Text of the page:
Michael Spriggs introduced the author and his book. George Orwell (real name Eric Blair) was born in 1903 in India. His family were colonialists in the time of the British Empire. He later fought against Franco’s fascism in the Spanish Civil war and developed a deep seated opposition to totalitarian government. Animal Farm is an allegory of the revolution of the animals rising up against the landowning farmer who was a drunkard and treated them badly. The animals united to drive out their cruel “overlord” and set up a new order based on communist principle.

Major was the old pig who had a dream which he related to them explaining how they would henceforth be equals, sharing the work and turning away from being under the authority of human beings. Quite quickly the pigs dominated perhaps as the more intelligent of the animal mastering reading and writing and certainly the most determined of them. Michael explained how Major represented Marx and two of the younger pigs, Snowball and Napoleon represented Lenin and Stalin. Once again the animals were subjugated but now not by humankind but by the pigs and their enforcers, the dogs.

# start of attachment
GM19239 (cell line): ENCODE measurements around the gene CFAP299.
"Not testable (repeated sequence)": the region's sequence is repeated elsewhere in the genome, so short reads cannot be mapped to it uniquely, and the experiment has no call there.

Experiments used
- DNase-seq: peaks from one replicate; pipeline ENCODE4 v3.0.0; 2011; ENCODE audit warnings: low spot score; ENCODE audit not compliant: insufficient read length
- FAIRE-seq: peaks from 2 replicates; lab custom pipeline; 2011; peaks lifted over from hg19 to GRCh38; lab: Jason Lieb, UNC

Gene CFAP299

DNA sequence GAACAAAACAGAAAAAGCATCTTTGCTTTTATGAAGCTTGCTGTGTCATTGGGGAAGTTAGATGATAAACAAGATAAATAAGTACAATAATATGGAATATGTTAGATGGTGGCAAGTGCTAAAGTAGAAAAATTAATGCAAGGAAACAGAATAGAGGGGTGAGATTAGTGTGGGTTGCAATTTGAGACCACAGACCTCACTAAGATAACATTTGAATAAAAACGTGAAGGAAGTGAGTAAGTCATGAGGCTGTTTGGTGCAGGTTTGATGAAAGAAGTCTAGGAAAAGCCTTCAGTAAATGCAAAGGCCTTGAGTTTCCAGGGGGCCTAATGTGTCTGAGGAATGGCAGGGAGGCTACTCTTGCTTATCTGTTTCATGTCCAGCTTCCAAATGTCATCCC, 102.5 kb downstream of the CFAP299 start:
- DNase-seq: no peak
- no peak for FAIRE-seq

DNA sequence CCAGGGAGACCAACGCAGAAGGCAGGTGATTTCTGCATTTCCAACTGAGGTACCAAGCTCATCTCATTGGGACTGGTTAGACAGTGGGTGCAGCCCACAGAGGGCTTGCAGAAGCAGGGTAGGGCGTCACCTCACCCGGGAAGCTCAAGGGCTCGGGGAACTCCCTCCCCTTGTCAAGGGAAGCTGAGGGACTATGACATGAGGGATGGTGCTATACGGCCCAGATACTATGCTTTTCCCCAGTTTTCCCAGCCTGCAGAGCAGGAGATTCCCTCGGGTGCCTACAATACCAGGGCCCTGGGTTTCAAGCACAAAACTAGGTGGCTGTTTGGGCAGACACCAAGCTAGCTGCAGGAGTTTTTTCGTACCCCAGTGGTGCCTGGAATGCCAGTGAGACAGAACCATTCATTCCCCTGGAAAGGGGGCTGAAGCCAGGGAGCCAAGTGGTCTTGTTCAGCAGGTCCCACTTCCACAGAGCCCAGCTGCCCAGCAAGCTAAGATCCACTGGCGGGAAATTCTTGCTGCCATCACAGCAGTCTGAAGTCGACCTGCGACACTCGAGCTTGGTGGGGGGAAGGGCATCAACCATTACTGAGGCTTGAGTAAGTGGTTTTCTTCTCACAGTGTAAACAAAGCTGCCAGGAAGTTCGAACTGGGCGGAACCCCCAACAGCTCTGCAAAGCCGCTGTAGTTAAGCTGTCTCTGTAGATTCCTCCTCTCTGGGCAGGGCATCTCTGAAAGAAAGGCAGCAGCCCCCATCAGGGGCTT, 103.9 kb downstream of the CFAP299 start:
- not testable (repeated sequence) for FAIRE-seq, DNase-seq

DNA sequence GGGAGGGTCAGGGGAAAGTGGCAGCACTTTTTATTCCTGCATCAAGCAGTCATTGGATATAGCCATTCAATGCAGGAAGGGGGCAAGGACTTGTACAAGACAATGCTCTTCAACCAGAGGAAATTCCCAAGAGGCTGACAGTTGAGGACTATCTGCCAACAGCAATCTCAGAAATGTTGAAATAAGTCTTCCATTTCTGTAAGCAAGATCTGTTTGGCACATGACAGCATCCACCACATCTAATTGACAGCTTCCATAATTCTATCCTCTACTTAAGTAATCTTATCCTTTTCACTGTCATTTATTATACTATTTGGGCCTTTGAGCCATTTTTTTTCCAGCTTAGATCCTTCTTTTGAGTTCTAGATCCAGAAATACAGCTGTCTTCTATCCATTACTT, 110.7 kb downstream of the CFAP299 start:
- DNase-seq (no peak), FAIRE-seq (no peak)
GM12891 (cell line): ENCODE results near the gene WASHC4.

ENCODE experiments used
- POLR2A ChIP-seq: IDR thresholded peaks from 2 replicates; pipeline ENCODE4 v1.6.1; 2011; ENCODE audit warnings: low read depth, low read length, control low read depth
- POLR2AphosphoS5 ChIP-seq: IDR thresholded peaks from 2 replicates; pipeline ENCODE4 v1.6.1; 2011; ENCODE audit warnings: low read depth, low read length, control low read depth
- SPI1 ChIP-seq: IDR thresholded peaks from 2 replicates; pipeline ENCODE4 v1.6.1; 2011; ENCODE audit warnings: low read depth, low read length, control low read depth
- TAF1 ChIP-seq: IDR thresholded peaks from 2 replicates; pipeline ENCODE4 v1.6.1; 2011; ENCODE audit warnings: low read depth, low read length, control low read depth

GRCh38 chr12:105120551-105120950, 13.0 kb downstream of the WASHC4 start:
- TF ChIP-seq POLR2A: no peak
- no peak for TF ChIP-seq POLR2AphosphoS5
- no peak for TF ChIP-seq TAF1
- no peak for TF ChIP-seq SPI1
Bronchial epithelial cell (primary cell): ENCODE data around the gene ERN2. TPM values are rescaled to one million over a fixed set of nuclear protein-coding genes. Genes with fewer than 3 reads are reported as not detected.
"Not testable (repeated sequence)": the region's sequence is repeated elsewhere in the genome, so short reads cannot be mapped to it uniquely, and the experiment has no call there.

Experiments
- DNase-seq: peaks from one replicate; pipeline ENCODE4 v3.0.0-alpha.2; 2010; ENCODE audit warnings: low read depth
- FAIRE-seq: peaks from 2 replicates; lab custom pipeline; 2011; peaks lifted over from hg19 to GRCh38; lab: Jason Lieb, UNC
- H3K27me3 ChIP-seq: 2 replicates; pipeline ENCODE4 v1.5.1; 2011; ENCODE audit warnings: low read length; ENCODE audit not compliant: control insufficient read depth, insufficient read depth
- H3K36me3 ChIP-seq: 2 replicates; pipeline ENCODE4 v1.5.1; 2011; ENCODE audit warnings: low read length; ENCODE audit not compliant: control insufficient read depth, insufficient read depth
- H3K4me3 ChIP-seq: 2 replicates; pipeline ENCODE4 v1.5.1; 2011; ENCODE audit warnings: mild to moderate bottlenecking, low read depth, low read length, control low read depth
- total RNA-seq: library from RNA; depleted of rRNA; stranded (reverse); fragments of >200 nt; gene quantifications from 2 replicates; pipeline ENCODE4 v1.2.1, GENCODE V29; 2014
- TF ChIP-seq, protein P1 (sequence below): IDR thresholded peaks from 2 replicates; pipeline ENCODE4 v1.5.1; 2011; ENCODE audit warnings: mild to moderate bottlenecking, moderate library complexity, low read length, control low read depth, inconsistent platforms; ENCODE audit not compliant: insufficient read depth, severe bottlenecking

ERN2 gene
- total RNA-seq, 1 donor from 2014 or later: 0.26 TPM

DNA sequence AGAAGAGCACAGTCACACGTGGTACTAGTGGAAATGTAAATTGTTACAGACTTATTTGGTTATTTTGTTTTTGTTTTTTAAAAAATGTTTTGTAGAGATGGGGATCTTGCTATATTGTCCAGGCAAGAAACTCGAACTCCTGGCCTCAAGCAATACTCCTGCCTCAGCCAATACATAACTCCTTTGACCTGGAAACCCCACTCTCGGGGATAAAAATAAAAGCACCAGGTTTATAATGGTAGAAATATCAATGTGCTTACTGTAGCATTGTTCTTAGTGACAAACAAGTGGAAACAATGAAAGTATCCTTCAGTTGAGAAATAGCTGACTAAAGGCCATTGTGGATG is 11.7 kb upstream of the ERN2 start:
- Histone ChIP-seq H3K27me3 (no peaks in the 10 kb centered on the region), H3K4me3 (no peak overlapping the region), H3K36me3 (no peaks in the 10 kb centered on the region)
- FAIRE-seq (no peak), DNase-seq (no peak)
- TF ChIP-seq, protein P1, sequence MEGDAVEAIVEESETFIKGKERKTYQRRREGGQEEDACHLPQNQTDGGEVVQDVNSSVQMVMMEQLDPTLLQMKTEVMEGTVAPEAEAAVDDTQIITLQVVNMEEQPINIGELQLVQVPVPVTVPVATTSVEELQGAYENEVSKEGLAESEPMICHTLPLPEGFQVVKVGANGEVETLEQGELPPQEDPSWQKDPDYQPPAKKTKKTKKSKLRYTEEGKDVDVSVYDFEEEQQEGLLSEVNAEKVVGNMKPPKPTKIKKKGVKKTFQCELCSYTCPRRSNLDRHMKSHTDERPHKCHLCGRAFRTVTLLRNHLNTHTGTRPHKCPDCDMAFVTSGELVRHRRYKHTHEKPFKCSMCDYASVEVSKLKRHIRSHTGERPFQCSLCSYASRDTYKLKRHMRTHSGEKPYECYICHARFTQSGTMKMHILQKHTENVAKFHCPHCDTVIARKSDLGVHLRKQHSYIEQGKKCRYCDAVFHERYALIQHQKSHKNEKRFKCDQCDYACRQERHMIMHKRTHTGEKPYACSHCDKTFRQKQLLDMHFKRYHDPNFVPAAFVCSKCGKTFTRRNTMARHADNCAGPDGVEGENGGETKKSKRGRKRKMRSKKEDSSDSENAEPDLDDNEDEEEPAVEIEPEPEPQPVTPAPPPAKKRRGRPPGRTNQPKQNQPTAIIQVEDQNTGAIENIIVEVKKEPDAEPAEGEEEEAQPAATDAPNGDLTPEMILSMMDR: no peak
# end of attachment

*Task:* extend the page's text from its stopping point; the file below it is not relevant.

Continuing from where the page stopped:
Michael had printed some extracts which he gave to Caroline, Tom and Stephanie to read and interpolated further explanations and background.

A lively discussion followed. After a very entertaining and informative exchange of ideas and opinions over nearly two hours Stephanie closed the meeting and we had tea. Our next book will be Charley and the Chocolate Factory by Roald Dahl which will be introduced by Caroline Tindall at our meeting on Saturday 16th April at 2:00 pm at the Médiatèque.


Procès-verbal d'une réunion du club de lecture anglais de l'Association britannique de la Côte d'Opale
Samedi 19 mars à la médiathèque de Calais


Ferme pour animaux de George Orwell